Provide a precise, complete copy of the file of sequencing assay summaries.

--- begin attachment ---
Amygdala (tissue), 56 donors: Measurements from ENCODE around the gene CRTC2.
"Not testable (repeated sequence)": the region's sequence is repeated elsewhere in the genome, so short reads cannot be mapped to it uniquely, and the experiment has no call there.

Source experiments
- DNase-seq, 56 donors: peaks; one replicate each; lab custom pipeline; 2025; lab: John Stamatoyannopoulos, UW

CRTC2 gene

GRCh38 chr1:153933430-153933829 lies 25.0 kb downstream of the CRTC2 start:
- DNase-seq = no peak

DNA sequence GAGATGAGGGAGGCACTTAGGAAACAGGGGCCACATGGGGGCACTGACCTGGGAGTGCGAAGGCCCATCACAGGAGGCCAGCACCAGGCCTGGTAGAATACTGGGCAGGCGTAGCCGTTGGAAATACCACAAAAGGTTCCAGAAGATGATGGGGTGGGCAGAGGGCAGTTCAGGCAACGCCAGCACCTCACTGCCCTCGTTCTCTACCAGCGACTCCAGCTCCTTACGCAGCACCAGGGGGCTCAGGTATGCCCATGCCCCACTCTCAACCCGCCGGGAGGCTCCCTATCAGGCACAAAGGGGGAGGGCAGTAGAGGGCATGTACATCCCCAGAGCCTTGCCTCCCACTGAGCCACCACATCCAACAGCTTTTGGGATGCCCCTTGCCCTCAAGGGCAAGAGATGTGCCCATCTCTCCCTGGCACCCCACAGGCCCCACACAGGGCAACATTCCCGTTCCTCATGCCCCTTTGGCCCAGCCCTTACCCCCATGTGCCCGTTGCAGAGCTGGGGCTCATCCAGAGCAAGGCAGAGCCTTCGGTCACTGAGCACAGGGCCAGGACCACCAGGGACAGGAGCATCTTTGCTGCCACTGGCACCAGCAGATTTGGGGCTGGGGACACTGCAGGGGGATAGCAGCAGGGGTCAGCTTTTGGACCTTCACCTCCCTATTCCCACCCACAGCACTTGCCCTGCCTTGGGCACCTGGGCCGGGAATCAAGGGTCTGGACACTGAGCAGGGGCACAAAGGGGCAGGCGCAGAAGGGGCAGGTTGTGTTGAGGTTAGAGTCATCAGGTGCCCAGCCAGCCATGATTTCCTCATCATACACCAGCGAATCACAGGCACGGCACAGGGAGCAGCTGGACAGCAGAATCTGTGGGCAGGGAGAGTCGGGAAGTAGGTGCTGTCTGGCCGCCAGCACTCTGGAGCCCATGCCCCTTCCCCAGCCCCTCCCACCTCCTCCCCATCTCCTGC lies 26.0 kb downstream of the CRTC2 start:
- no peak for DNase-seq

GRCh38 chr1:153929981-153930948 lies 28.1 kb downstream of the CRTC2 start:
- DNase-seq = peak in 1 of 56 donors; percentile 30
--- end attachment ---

Amygdala (tissue), 56 donors: Measurements from ENCODE around the gene CRTC2.
"Not testable (repeated sequence)": the region's sequence is repeated elsewhere in the genome, so short reads cannot be mapped to it uniquely, and the experiment has no call there.

Source experiments
- DNase-seq, 56 donors: peaks; one replicate each; lab custom pipeline; 2025; lab: John Stamatoyannopoulos, UW

CRTC2 gene

GRCh38 chr1:153933430-153933829 lies 25.0 kb downstream of the CRTC2 start:
- DNase-seq = no peak

DNA sequence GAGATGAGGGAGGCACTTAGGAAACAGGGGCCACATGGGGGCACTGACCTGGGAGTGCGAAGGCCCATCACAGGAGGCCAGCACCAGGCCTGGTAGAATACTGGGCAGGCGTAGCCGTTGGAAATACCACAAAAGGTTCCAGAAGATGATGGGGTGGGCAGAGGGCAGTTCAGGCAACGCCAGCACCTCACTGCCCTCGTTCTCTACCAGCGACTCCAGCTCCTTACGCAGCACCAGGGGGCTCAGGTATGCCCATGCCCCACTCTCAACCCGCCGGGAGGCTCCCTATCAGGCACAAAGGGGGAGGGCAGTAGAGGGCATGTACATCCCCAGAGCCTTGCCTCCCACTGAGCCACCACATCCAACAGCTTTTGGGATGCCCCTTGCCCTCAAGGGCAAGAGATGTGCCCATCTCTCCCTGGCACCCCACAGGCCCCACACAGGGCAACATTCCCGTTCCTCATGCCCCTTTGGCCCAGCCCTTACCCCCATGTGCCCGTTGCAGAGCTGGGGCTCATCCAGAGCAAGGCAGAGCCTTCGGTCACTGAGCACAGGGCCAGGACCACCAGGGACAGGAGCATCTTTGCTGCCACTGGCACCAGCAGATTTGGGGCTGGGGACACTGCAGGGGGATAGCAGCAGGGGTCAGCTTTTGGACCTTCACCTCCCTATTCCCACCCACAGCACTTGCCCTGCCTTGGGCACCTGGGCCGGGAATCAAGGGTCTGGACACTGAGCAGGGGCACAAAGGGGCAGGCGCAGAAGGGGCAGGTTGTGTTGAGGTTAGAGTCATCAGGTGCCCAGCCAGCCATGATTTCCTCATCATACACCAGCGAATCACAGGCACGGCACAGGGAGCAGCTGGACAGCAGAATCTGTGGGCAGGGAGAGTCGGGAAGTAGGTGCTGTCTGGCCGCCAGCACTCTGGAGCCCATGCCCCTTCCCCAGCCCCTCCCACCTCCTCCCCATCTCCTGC lies 26.0 kb downstream of the CRTC2 start:
- no peak for DNase-seq

GRCh38 chr1:153929981-153930948 lies 28.1 kb downstream of the CRTC2 start:
- DNase-seq = peak in 1 of 56 donors; percentile 30